A Farm Eclipse Experience

Homesteads for Hope

The HFH Community Farm is hosting an eclipse event for all ages and abilities featuring educational activities, food, music, and a bar trailer. Tickets start

54 CITY MARCH 2024

at $50 and the afternoon of events go from 1 - 6 p.m. The location features canalside seating and barn access, as well as a limited ticket level to see the new Community Center.


Moon Shadow 5K

Lehigh Valley Trail - Mendon

On your mark, get set, eclipse! Willow Running is hosting a 5K unlike any other, as they will send runners off before and after the eclipse at Lehigh Valley Trail in Mendon. There will be two start times for runners to choose from: 2 p.m. or 3:25 p.m. The idea is to give runners a choice of racing either before or directly after the eclipse takes place. Registration cost for the race is $40 online.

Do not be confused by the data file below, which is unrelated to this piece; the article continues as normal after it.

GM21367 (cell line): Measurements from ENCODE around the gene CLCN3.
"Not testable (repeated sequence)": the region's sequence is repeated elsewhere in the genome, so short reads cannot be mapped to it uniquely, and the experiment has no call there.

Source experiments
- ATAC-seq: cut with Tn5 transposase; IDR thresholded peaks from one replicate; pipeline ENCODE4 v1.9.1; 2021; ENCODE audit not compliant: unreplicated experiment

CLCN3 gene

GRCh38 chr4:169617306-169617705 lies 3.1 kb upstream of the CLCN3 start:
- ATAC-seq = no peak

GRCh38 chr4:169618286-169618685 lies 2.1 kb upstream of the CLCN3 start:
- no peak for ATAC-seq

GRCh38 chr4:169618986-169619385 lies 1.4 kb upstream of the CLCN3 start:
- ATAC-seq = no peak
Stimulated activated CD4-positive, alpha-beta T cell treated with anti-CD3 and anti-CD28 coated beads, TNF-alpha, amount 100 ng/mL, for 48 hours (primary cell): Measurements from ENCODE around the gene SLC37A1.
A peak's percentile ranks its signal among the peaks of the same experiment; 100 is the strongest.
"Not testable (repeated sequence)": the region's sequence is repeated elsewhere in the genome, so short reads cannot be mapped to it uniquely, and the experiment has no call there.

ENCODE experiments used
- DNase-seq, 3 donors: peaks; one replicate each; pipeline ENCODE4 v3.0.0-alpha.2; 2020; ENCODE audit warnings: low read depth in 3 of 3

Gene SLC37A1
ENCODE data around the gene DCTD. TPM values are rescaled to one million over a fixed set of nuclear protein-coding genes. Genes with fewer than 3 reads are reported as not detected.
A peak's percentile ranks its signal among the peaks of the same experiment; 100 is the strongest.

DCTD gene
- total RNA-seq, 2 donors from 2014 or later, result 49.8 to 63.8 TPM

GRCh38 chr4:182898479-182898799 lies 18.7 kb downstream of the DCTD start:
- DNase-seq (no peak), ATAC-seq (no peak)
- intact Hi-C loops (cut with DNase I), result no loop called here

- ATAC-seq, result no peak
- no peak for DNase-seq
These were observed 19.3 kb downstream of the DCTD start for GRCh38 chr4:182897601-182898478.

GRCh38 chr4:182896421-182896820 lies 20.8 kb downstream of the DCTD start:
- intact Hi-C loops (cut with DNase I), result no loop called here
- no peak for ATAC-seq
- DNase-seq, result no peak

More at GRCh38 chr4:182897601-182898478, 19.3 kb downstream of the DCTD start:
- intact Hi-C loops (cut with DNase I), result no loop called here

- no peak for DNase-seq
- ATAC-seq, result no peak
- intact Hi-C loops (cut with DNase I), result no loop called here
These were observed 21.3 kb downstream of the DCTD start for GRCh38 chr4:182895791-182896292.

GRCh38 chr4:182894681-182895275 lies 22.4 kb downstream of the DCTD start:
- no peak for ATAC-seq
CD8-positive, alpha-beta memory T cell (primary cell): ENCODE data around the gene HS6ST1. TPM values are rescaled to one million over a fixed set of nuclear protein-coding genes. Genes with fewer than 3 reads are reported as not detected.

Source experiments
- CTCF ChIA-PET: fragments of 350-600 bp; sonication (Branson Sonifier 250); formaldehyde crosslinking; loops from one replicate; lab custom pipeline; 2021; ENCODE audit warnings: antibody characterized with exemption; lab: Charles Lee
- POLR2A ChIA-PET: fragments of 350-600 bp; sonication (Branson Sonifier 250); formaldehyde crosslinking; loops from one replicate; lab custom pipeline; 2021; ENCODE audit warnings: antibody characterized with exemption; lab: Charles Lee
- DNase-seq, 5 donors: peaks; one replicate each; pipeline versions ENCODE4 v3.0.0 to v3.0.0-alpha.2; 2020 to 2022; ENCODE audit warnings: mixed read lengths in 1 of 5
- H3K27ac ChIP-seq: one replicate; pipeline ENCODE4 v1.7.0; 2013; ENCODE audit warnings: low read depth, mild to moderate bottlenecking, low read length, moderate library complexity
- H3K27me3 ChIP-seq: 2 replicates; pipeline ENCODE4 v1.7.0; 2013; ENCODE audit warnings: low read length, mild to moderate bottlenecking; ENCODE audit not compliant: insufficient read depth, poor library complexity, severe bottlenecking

Total Eclipse ROCs The Market

Rochester Public Market

Rohrbach Brewing Company and Laughing Gull Chocolates are co-hosting an eclipse event at the Public Market on Solar Monday. This free, family friendly event will have entertainment, crafts, and educational activities throughout the day. Beer and chocolate tastings will be featured, as well as local food trucks and live music. The Rohrbach Beer Hall will offer eclipsed-themed cocktails (with names like Total Eclipse + Dark Side Car of the Sun) and wood-fired specials all weekend long leading up to April 8. Gates open at 9 a.m. and the event will run until 5 p.m.


Red Wings


Innovative Field

The Red Wings are hosting a viewing party for all ages on Monday afternoon at Innovative Field. The event, which runs from 12 - 5 p.m., will feature a lineup of entertainment, food, activities, and live music. Along with celestial themed attractions and activities, the stadium will also feature a live NASA feed on the video board to enhance the eclipse. The first 3,000 attendees will receive eclipse glasses at the event.


Focus, Click, Totality!

George Eastman Museum